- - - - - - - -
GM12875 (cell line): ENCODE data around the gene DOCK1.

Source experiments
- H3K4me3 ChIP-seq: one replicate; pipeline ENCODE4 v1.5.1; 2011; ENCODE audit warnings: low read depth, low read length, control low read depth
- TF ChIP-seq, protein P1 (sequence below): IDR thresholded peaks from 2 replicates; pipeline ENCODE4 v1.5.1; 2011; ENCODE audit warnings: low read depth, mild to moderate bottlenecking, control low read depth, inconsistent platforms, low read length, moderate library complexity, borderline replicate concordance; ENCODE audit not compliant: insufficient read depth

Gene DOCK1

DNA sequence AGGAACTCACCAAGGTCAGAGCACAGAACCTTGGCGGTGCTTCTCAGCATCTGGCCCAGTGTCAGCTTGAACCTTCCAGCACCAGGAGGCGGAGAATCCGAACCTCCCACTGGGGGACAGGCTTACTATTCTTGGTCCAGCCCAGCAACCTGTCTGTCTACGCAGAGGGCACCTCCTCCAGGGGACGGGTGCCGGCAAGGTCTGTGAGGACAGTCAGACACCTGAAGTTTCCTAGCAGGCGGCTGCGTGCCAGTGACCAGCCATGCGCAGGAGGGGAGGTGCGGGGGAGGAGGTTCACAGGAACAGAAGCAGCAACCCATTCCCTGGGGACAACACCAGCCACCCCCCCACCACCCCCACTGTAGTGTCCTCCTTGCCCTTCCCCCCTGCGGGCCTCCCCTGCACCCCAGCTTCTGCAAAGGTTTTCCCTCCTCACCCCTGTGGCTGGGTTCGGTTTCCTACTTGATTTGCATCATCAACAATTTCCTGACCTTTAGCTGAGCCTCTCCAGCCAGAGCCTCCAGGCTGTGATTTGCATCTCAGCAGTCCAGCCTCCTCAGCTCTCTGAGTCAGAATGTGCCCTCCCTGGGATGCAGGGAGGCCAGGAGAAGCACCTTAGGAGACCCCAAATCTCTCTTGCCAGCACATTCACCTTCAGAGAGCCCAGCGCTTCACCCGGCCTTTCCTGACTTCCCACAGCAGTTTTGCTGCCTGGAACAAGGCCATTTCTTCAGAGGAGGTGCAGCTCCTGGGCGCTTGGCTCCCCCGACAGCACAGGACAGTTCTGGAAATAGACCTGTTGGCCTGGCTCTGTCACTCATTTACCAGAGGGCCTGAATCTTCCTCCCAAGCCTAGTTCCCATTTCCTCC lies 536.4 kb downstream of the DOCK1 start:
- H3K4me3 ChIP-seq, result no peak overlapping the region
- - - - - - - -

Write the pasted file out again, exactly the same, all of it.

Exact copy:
GM12875 (cell line): ENCODE data around the gene DOCK1.

Source experiments
- H3K4me3 ChIP-seq: one replicate; pipeline ENCODE4 v1.5.1; 2011; ENCODE audit warnings: low read depth, low read length, control low read depth
- TF ChIP-seq, protein P1 (sequence below): IDR thresholded peaks from 2 replicates; pipeline ENCODE4 v1.5.1; 2011; ENCODE audit warnings: low read depth, mild to moderate bottlenecking, control low read depth, inconsistent platforms, low read length, moderate library complexity, borderline replicate concordance; ENCODE audit not compliant: insufficient read depth

Gene DOCK1

DNA sequence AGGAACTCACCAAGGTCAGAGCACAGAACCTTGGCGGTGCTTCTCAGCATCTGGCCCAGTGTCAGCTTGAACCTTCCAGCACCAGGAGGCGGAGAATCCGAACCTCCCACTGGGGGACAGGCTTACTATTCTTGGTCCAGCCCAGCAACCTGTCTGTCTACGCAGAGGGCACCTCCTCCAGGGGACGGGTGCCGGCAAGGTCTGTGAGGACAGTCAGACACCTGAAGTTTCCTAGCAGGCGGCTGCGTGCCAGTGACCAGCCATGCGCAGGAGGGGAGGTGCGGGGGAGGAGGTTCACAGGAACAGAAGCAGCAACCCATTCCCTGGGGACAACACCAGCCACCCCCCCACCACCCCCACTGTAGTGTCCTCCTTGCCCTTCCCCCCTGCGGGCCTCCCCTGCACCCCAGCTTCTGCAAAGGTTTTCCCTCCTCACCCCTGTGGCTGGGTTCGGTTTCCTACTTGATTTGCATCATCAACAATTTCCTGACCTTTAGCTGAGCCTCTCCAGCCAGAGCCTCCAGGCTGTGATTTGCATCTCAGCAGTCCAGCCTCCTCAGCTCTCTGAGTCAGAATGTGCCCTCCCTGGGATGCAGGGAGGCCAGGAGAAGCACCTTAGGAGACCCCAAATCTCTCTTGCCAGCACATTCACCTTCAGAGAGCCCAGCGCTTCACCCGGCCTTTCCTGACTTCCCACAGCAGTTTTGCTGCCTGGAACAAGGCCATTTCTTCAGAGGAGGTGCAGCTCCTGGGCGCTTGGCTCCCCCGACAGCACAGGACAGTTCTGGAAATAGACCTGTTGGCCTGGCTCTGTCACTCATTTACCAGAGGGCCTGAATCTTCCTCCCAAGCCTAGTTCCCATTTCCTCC lies 536.4 kb downstream of the DOCK1 start:
- H3K4me3 ChIP-seq, result no peak overlapping the region